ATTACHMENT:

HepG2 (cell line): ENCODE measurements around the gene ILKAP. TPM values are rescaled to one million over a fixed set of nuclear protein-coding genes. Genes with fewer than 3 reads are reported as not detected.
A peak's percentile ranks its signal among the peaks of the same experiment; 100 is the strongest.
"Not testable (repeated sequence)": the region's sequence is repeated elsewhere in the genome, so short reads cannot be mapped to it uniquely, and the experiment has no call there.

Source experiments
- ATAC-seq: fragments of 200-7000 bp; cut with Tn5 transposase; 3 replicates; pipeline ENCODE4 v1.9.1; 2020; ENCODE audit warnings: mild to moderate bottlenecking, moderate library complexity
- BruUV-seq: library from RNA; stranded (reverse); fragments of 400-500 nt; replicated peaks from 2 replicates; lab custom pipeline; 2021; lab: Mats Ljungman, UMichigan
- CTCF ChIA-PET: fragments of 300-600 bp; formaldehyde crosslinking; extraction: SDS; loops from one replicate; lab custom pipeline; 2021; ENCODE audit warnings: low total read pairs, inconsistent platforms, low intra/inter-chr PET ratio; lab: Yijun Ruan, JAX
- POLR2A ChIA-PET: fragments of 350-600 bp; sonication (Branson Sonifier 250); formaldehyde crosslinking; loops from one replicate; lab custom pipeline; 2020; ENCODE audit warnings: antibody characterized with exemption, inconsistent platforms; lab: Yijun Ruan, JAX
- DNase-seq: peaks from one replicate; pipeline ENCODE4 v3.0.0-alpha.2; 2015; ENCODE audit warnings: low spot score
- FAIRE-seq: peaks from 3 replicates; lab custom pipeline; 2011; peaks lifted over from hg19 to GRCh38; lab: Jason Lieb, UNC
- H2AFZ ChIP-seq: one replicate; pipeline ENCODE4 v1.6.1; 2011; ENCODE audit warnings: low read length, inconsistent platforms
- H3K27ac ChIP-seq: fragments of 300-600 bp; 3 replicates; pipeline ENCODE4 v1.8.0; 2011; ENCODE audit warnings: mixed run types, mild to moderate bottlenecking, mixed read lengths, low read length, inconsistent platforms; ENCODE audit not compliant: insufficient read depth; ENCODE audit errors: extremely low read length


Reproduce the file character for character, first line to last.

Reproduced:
HepG2 (cell line): ENCODE measurements around the gene ILKAP. TPM values are rescaled to one million over a fixed set of nuclear protein-coding genes. Genes with fewer than 3 reads are reported as not detected.
A peak's percentile ranks its signal among the peaks of the same experiment; 100 is the strongest.
"Not testable (repeated sequence)": the region's sequence is repeated elsewhere in the genome, so short reads cannot be mapped to it uniquely, and the experiment has no call there.

Source experiments
- ATAC-seq: fragments of 200-7000 bp; cut with Tn5 transposase; 3 replicates; pipeline ENCODE4 v1.9.1; 2020; ENCODE audit warnings: mild to moderate bottlenecking, moderate library complexity
- BruUV-seq: library from RNA; stranded (reverse); fragments of 400-500 nt; replicated peaks from 2 replicates; lab custom pipeline; 2021; lab: Mats Ljungman, UMichigan
- CTCF ChIA-PET: fragments of 300-600 bp; formaldehyde crosslinking; extraction: SDS; loops from one replicate; lab custom pipeline; 2021; ENCODE audit warnings: low total read pairs, inconsistent platforms, low intra/inter-chr PET ratio; lab: Yijun Ruan, JAX
- POLR2A ChIA-PET: fragments of 350-600 bp; sonication (Branson Sonifier 250); formaldehyde crosslinking; loops from one replicate; lab custom pipeline; 2020; ENCODE audit warnings: antibody characterized with exemption, inconsistent platforms; lab: Yijun Ruan, JAX
- DNase-seq: peaks from one replicate; pipeline ENCODE4 v3.0.0-alpha.2; 2015; ENCODE audit warnings: low spot score
- FAIRE-seq: peaks from 3 replicates; lab custom pipeline; 2011; peaks lifted over from hg19 to GRCh38; lab: Jason Lieb, UNC
- H2AFZ ChIP-seq: one replicate; pipeline ENCODE4 v1.6.1; 2011; ENCODE audit warnings: low read length, inconsistent platforms
- H3K27ac ChIP-seq: fragments of 300-600 bp; 3 replicates; pipeline ENCODE4 v1.8.0; 2011; ENCODE audit warnings: mixed run types, mild to moderate bottlenecking, mixed read lengths, low read length, inconsistent platforms; ENCODE audit not compliant: insufficient read depth; ENCODE audit errors: extremely low read length